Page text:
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Why this matters: While the wealthiest indulge in luxuries that contribute more to climate change, a federal report found that the poor will be among the earliest victims of climate crises and will be impacted the most. There is also structural inequality when it comes to solutions. “Better-resourced communities have created climate offices and programs, while the response has lagged in smaller or poorer communities,” the report explained, causing “green gentrification” in which poorer residents are pushed out of the protective range of these programs. Thus, the poorest communities — which are generally Black or brown — will be left without the resources to combat climate disasters fueled by the wealthy.
According to the Guardian, the richest 1% are people earning more than about $100,000 annually. Researchers at the University of Leeds found that as income level rises, demand for high intensity, luxury goods increase as well. These goods include long-distance travel by air, prompting proposals for a carbon tax on frequent flyers. The list also includes new vehicles, vehicle fuel, and extra household appliances. In recent years, SUV’s have become the most popular vehicle in the United States; SUV’s are popular among the wealthy, consume more gas than compact cars, and were the second largest contributor to rising global carbon emissions between 2010 and 2018. As opposed to amenities like water and heat which are considered high intensity yet basic amenities, these luxuries cause vast amounts of CO2 emissions at the expense of those who cannot afford them.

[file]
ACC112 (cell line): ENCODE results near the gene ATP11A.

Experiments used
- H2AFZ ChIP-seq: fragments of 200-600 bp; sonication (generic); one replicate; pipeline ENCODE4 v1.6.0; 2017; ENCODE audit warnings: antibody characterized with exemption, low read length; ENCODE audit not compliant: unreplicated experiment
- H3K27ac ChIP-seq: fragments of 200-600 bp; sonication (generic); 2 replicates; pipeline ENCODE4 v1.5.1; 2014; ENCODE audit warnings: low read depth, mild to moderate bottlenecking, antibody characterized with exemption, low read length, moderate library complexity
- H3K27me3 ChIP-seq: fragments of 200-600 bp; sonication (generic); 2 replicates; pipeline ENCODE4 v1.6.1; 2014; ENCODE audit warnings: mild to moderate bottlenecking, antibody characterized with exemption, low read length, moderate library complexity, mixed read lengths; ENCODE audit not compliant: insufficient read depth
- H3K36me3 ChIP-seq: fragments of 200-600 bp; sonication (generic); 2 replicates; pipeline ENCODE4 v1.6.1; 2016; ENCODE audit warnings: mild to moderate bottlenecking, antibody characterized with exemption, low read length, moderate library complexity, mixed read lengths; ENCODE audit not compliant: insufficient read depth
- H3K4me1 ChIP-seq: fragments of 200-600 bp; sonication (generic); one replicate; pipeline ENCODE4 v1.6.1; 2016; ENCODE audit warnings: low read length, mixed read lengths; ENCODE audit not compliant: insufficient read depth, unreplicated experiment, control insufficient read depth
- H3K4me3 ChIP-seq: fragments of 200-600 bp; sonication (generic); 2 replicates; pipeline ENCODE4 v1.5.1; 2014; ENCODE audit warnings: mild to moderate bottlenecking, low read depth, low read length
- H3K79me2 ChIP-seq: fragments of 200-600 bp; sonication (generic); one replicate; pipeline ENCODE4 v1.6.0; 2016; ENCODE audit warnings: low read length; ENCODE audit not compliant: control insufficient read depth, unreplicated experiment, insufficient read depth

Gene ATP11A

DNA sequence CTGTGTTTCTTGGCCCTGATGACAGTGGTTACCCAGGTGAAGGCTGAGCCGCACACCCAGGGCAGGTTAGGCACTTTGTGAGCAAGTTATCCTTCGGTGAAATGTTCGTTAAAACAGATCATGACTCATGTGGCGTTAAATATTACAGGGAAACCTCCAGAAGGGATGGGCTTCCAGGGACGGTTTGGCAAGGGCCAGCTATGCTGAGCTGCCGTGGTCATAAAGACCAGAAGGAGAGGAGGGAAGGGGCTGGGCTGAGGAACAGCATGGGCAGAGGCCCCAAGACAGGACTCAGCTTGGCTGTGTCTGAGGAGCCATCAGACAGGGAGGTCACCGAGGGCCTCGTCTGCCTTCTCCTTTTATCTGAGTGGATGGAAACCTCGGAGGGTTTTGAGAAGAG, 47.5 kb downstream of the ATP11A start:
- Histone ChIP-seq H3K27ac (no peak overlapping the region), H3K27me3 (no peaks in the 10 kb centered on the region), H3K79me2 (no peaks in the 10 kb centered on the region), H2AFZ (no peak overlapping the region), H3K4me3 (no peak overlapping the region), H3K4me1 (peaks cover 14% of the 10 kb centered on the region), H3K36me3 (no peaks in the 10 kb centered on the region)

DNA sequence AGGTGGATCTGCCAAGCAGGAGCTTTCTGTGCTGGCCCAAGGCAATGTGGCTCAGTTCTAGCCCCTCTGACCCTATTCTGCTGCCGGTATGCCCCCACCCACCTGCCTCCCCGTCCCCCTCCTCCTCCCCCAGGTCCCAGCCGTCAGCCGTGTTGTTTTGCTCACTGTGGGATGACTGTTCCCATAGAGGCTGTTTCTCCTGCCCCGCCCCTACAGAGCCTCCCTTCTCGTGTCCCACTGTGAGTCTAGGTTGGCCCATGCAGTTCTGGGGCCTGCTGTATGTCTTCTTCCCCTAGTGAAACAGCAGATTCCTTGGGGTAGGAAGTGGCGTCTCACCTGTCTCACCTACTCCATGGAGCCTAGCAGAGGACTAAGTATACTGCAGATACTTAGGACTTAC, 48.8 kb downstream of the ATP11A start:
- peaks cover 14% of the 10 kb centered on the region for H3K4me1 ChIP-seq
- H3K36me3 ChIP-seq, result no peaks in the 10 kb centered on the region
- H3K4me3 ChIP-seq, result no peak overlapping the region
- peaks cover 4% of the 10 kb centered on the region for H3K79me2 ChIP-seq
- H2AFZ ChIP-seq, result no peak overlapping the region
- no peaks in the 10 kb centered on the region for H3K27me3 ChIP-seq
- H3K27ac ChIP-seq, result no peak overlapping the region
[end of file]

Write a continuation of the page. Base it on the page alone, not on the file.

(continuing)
Climate experts say we may have less than 17 years before we’ve exhausted our “carbon budget” and the global average temperature reaches 2 degrees Celsius, leading to a severe rise in natural disasters like hurricanes, wildfires, drought, and a rise in global poverty levels. Danny Sriskandarajah, Oxfam’s chief executive in the United Kingdom, said of the study, “The over-consumption of a wealthy minority is fuelling the climate crisis and putting the planet in peril. No one is immune from the impact but the world’s poorest are paying the heaviest price despite contributing least emissions as they battle floods, famines and cyclones.”
By WW0 Staff For the United States, the post-Trump, pre-COP26 road to Glasgow has been paved with ambition and humility. In a major speech, the President’s Envoy, John Kerry, previewed the results of his climate diplomacy before heading into two weeks of intense deliberations of world leaders. Speaking at the London School of Economics — […]
Next week, the COP26 climate conference in Glasgow will draw hundreds of world leaders to Glasgow to determine the path forward five years after the Paris Climate Agreement (for a primer, read this) as new science underscores the urgency. The conference aims to squeeze countries to strengthen the commitments they’ve made towards securing global net-zero […]
By Amy Lupica, ODP Daily Editor In a report released last week, the Department of Defense (DOD) confirmed that existing risks and security challenges in the US are being made worse due to “increasing temperatures; changing precipitation patterns; and more frequent, intense, and unpredictable extreme weather conditions caused by climate change. Now, the Pentagon is […]
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